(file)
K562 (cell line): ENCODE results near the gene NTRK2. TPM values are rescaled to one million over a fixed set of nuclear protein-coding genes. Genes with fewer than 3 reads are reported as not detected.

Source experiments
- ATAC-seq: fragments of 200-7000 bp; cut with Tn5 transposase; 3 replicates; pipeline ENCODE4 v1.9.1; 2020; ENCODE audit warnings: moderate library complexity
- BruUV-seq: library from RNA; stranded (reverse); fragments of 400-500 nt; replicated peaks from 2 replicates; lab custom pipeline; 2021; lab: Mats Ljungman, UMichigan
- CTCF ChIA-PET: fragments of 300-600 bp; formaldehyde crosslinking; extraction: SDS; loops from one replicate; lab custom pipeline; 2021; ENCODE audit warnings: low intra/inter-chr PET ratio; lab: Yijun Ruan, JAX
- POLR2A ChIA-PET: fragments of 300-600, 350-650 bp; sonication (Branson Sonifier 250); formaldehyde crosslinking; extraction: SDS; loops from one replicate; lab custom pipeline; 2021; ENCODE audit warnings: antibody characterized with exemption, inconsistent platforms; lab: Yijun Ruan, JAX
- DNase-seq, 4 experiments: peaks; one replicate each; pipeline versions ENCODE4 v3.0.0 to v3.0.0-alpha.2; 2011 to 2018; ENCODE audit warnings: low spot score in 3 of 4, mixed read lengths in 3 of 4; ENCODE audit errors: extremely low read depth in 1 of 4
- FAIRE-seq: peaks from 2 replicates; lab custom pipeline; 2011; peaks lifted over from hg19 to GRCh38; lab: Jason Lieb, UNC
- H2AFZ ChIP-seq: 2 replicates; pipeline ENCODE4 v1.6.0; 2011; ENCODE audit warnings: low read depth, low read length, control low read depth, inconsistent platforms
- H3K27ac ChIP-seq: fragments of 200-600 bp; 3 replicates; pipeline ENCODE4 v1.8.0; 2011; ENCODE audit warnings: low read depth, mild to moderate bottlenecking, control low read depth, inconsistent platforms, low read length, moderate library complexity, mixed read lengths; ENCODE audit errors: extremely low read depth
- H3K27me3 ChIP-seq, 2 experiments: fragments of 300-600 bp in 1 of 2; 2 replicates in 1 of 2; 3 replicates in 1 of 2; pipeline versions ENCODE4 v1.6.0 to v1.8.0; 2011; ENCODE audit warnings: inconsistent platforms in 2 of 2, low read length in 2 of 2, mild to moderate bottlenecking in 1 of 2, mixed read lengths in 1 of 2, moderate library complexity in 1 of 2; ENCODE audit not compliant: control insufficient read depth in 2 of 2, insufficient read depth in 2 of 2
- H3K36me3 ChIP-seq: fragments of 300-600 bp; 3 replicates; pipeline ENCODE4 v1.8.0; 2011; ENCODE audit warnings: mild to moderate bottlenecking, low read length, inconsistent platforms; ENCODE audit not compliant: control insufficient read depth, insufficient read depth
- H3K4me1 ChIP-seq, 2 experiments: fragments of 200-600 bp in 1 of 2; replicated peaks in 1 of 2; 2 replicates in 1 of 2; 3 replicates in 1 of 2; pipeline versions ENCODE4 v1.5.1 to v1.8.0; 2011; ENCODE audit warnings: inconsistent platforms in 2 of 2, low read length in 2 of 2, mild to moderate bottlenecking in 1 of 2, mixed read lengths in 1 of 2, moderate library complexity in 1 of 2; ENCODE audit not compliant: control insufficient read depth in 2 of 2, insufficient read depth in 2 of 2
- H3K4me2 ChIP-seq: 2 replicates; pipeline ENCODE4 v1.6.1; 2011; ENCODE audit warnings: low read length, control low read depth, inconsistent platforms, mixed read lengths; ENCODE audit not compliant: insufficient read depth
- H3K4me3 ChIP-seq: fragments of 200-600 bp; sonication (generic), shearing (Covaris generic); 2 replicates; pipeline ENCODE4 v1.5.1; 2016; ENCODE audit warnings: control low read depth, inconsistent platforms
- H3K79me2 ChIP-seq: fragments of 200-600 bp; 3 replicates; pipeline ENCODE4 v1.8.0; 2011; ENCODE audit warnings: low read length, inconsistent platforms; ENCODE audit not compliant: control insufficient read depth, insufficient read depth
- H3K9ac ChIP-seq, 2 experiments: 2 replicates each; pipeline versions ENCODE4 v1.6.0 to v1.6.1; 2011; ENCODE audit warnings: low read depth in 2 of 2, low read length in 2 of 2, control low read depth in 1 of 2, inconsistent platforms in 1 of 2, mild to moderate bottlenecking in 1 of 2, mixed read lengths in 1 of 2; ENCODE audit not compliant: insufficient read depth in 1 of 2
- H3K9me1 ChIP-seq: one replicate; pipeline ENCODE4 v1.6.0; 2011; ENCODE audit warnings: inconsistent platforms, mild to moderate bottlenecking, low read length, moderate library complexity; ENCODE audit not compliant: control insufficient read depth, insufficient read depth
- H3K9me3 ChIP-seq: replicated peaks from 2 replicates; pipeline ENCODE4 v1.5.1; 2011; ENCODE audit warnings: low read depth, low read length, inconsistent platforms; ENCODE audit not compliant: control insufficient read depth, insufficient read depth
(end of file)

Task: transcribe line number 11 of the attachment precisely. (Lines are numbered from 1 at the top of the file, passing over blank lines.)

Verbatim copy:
- H3K27me3 ChIP-seq, 2 experiments: fragments of 300-600 bp in 1 of 2; 2 replicates in 1 of 2; 3 replicates in 1 of 2; pipeline versions ENCODE4 v1.6.0 to v1.8.0; 2011; ENCODE audit warnings: inconsistent platforms in 2 of 2, low read length in 2 of 2, mild to moderate bottlenecking in 1 of 2, mixed read lengths in 1 of 2, moderate library complexity in 1 of 2; ENCODE audit not compliant: control insufficient read depth in 2 of 2, insufficient read depth in 2 of 2